New propulsion system using key mothball ingredient could propel satellites into space

Space travel is the last thing the smell of mothballs conjures up in people’s minds, but scientists say the key ingredient in the smelly pest control device can be used as cheap fuel to power satellites .

Researchers at the Australian National University (ANU) in Canberra have designed a propellant fueled by naphthalene, the distinctive-smelling white powder found in mothballs and deodorant toilet cakes.

The propulsion system, named “Bogong”, will be tested in space in mid-2022 aboard satellites launched for the Australian space services company SkyKraft, as part of an aircraft tracking and communications program. .

ANU doctoral student Dimitrios Tsifakis said naphthalene is a cheap, non-corrosive alternative to hot-charged plasma to power thrusters on small satellites.

Heated to 70 degrees Celsius, solid naphthalene becomes a gas, which is then further heated as it passes through the thruster for rocket propulsion.

“Naphthalene is ideal because when heated it goes directly from solid to gas, without any liquid spilling into the propellant,” Tsifakis said.

“Everyone knows that old smell in Grandma’s wardrobe; now it is the latest novelty in space technology. “

Dimitrios Tsifakis says naphthalene is a new inexpensive system for propelling satellites. (Provided.)

Bogong thruster extends satellite life

Space agencies have spent years researching cheaper, more compact propulsion systems for satellites as an alternative to ion engines, which are powered by both expensive and scarce xenon gas.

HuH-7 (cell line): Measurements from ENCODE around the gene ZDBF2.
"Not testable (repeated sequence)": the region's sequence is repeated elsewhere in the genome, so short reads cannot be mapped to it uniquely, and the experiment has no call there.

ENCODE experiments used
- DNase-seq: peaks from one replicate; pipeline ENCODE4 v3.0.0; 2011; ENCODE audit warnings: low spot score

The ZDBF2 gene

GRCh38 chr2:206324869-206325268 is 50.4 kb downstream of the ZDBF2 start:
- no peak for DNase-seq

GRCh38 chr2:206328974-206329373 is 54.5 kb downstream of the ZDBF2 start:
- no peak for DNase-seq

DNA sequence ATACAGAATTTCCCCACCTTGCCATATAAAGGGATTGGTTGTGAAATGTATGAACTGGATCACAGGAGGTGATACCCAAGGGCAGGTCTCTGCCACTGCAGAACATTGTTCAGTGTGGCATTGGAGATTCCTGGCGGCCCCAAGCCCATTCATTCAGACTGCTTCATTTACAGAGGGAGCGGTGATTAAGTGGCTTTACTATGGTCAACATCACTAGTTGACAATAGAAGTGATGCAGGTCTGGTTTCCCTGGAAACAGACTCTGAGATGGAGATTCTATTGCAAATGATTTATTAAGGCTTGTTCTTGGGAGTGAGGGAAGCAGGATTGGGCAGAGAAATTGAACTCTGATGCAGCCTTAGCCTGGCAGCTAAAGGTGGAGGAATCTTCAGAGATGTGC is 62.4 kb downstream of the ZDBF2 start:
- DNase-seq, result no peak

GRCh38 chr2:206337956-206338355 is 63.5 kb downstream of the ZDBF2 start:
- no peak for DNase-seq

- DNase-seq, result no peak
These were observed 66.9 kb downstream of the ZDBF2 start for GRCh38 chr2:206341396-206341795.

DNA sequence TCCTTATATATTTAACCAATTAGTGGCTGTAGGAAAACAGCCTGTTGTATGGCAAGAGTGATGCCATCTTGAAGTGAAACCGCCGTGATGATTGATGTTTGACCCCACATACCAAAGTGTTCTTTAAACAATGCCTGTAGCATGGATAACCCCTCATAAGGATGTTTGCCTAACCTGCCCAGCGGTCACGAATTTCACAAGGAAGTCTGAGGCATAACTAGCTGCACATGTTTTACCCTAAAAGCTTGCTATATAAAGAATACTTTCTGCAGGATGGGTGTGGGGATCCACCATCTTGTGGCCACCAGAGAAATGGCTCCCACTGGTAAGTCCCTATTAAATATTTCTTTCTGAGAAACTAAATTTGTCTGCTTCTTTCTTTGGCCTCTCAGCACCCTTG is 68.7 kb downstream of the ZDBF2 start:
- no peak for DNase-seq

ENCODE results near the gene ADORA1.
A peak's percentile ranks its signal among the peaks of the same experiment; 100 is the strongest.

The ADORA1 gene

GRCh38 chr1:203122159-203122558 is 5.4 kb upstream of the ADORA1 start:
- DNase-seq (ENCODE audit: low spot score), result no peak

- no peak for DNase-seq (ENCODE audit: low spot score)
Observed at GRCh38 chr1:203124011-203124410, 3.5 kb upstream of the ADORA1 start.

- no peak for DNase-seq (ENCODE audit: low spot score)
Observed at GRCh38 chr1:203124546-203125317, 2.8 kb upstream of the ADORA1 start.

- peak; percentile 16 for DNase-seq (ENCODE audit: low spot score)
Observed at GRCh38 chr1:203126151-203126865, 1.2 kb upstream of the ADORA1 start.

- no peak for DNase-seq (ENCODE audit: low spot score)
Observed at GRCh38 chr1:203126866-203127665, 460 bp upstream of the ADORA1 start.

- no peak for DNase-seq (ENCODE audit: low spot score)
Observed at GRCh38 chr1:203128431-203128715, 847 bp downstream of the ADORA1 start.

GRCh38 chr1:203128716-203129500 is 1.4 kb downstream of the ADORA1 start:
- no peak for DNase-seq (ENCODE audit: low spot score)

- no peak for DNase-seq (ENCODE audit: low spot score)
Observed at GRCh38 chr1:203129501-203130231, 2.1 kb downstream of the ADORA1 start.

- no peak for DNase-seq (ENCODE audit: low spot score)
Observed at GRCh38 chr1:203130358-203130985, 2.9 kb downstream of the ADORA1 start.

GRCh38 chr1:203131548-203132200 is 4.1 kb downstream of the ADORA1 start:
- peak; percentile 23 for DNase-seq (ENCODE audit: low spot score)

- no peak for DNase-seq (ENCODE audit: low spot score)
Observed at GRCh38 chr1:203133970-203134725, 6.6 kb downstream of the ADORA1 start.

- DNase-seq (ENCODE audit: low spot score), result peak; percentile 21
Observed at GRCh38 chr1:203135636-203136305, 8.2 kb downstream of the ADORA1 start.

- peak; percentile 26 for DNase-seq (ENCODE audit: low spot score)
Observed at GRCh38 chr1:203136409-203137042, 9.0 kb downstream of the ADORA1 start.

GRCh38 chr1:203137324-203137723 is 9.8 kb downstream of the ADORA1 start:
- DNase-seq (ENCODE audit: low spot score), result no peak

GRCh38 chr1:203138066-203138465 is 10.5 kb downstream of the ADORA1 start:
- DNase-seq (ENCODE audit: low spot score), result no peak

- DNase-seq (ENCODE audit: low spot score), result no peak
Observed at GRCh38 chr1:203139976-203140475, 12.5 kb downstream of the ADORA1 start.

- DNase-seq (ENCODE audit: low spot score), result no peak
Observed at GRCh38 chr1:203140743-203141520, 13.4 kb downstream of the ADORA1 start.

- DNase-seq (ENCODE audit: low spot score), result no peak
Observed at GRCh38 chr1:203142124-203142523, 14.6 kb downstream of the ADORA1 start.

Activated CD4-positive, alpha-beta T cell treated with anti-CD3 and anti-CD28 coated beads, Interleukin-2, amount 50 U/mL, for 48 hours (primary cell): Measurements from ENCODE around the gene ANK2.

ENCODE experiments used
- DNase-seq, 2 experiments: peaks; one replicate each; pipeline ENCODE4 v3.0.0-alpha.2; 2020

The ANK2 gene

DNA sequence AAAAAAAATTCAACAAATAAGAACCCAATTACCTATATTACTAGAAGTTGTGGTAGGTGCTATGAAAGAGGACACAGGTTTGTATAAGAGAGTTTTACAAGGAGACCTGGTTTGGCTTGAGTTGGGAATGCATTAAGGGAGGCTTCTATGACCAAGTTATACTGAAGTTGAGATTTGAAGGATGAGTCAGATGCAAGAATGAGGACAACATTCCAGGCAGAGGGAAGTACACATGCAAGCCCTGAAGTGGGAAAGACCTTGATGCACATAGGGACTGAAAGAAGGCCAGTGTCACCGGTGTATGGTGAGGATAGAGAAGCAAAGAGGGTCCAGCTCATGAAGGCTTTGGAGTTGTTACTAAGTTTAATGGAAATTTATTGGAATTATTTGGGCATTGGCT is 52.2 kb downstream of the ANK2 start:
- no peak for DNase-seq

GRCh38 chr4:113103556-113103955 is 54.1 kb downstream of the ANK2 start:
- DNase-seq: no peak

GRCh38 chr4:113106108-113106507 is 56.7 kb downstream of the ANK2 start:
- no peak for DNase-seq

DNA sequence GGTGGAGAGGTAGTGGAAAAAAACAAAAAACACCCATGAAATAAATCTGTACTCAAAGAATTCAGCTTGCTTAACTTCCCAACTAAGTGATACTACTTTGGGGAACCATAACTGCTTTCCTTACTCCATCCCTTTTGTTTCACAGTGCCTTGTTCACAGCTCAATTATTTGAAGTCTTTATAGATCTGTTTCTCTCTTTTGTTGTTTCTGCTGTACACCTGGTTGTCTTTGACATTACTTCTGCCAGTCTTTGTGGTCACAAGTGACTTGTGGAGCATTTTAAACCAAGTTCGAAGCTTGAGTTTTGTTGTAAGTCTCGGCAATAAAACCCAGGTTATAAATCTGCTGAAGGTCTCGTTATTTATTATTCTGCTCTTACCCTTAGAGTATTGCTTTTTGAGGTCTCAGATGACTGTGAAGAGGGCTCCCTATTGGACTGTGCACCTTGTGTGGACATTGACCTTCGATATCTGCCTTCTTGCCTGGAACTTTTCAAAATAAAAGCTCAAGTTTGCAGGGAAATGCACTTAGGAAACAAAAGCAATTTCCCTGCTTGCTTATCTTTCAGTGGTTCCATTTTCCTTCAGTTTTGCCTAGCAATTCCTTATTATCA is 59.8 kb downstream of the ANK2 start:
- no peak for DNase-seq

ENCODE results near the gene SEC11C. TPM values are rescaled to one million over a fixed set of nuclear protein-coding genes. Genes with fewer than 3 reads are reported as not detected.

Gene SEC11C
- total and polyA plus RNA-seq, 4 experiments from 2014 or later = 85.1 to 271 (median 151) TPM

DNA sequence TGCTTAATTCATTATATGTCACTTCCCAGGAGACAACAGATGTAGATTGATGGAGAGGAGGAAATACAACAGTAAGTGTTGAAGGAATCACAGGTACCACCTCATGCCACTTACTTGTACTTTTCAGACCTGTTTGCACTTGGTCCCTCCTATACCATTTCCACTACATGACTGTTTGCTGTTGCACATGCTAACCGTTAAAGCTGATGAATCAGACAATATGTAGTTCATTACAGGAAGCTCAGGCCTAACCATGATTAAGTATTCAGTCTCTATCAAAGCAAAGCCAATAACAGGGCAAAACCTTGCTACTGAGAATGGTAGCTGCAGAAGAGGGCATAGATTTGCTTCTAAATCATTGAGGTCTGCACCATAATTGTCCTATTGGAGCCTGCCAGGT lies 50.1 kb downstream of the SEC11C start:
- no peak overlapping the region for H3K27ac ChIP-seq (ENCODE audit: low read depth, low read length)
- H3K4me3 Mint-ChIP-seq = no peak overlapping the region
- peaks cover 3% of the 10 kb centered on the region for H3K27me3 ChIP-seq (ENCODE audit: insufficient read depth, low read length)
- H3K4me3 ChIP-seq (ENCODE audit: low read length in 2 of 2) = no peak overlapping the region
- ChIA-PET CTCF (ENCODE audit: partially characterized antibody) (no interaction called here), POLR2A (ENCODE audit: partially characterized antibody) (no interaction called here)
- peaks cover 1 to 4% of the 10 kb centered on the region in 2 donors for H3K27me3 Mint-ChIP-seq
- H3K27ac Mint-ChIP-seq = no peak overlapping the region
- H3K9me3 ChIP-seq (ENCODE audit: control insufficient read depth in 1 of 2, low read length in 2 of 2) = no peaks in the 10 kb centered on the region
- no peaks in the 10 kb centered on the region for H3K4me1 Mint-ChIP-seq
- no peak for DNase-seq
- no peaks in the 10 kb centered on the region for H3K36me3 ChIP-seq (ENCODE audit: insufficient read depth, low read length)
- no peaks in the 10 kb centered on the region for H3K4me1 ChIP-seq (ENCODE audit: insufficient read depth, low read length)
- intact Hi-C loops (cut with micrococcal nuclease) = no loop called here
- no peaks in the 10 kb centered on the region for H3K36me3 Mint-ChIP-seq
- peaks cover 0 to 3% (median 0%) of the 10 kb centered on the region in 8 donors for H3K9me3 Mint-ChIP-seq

The design of the Bogong uses more propellant than a plasma thruster, but is less complicated and therefore can carry more fuel.

The designers claim that the Bogong thruster could extend the life of the satellite by up to 20%, adding a year of life.

“Throwing mothballs into space could make the skies safer,” said Professor Christine Charles, head of the ANU’s space plasma, power and propulsion laboratory.

“If you put it in your closet it should be reasonably safe – it might not be very nice, but it’s readily available, it’s cheap, so we figured someone needed it. to try.

A woman wearing a black t-shirt stands next to a large silver machine
Christine Charles says ANU is fortunate to have a world-class vacuum chamber for testing. (Provided.)

Testing of the Bogong system was conducted inside the ANU’s space-based simulated vacuum chamber known as WOMBAT, where the thruster was heated under conditions mimicking those of space.

Professor Charles said there are few places in the world where such technology can be tested under space conditions.

“[Naphthalene] is something that is readily available to anyone who wants to try it out, and we thought the idea was so simple that it was something we had to do – and what’s good for us is that it’s all based in Canberra. “

The new Bogong thruster system isn’t the only candidate for alternative means of moving satellites at a lower cost in space – Paris-based company ThrustMe has also developed an iodine-powered propulsion system.

But project leader Professor Rod Boswell of Boswell Technologies said the Bogong thruster will be the first step in making aviation safer and cheaper.

“Designing a thruster in nine months from concept to launch is exceptional,” he said.

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